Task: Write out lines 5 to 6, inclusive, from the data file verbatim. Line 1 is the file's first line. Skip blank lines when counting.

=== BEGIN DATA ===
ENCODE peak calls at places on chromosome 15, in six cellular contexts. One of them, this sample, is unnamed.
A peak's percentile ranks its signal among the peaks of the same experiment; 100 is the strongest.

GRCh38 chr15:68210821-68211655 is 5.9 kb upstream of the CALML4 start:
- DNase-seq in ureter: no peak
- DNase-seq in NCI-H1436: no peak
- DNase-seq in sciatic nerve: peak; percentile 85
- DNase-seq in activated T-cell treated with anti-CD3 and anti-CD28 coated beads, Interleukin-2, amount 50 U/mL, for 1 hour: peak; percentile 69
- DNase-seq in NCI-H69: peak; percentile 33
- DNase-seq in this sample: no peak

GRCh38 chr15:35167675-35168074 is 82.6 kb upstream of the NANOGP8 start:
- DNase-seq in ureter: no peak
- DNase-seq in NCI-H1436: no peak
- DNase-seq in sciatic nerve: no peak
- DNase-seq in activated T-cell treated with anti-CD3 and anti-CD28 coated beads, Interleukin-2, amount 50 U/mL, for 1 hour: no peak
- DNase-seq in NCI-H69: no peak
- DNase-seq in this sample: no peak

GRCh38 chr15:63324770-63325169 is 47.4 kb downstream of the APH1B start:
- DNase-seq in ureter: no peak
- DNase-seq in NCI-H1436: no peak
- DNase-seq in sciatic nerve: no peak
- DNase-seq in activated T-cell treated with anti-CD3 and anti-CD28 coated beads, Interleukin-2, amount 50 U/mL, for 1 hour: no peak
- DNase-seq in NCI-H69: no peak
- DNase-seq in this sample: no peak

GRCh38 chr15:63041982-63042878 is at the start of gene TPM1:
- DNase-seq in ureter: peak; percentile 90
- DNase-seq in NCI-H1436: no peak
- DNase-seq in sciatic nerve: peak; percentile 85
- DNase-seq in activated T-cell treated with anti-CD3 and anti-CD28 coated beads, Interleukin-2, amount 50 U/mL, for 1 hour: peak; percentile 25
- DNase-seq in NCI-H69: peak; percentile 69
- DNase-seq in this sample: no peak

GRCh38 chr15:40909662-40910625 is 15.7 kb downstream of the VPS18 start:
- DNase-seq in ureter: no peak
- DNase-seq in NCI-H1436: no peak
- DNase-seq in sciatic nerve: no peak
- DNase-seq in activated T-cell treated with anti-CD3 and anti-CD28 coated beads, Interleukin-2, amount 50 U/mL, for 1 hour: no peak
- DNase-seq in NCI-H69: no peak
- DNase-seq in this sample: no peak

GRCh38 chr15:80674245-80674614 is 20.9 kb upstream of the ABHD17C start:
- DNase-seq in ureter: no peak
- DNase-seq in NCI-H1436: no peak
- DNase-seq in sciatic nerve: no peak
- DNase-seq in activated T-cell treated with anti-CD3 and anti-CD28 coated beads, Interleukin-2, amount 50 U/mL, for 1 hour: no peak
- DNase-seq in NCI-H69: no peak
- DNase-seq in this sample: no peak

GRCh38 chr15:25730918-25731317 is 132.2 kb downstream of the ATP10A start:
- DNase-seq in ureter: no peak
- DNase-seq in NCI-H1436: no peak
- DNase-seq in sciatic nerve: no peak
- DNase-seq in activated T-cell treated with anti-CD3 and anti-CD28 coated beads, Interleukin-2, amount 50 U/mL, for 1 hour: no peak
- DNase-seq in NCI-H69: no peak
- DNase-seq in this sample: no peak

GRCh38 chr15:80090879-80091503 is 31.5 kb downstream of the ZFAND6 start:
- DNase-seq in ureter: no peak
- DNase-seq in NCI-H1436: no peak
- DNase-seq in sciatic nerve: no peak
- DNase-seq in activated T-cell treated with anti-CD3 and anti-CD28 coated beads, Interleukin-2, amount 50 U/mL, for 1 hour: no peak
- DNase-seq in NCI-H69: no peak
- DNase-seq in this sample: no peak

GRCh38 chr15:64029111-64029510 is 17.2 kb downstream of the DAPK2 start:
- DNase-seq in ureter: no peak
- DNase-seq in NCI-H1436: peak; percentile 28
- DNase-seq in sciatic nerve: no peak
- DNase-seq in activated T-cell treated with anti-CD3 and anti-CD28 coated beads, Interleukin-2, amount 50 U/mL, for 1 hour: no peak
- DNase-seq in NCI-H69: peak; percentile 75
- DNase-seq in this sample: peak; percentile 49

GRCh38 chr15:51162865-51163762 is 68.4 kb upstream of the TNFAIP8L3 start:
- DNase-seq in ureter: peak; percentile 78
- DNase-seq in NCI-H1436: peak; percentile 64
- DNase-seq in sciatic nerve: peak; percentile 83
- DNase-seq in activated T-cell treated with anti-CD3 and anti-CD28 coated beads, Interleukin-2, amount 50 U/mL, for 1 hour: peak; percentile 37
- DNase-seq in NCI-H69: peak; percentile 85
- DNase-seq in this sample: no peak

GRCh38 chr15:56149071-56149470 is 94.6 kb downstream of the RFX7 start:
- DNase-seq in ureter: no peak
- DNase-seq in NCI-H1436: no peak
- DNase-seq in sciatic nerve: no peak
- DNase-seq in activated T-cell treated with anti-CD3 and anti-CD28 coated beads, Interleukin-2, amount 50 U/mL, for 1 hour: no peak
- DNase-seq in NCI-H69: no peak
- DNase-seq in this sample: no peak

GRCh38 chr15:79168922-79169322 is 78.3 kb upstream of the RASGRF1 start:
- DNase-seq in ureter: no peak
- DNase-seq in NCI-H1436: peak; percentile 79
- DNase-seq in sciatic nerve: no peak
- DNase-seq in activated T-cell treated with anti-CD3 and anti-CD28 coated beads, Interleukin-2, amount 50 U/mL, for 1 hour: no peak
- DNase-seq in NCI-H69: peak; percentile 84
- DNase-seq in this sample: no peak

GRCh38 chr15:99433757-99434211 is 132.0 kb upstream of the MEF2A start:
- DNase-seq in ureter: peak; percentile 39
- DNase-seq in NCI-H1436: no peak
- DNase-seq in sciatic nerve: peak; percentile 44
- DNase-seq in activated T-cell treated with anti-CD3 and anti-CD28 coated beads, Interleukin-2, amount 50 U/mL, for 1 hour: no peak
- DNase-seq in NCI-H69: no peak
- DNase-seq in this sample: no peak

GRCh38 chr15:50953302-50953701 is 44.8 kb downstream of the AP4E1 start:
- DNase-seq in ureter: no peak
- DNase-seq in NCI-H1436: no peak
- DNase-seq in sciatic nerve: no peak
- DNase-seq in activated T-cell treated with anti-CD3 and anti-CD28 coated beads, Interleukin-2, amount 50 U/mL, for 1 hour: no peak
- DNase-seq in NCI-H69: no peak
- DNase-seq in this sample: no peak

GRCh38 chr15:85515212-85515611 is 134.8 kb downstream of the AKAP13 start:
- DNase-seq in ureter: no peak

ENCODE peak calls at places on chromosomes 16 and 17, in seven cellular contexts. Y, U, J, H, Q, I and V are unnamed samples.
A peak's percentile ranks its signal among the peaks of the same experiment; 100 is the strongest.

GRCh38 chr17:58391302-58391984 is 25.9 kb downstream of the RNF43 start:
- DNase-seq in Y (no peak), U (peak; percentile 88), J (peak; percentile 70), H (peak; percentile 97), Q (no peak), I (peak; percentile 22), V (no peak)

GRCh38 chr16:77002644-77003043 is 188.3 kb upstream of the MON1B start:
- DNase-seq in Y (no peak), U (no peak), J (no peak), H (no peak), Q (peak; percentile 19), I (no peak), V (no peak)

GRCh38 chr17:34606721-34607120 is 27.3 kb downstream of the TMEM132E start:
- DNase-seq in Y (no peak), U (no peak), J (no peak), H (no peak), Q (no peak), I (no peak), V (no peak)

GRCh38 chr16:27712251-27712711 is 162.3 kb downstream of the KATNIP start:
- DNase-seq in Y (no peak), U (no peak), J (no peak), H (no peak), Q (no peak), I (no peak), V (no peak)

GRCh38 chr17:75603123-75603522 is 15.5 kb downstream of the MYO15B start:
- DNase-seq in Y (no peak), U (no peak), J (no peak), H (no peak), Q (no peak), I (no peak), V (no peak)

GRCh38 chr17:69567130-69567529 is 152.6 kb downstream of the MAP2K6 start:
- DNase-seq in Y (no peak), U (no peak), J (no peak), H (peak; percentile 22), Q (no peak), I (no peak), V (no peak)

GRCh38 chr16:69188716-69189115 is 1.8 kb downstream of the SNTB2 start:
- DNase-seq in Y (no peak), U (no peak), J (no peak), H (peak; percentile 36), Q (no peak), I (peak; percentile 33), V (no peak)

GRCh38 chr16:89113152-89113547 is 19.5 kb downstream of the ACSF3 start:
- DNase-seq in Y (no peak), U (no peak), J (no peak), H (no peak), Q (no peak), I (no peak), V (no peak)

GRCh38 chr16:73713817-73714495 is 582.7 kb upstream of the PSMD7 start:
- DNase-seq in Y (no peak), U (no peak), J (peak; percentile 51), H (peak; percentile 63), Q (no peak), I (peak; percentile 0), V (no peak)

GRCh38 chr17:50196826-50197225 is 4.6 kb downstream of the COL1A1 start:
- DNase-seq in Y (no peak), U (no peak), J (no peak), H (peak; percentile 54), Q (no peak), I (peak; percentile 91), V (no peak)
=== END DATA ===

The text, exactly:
- DNase-seq in NCI-H1436: no peak
- DNase-seq in sciatic nerve: peak; percentile 85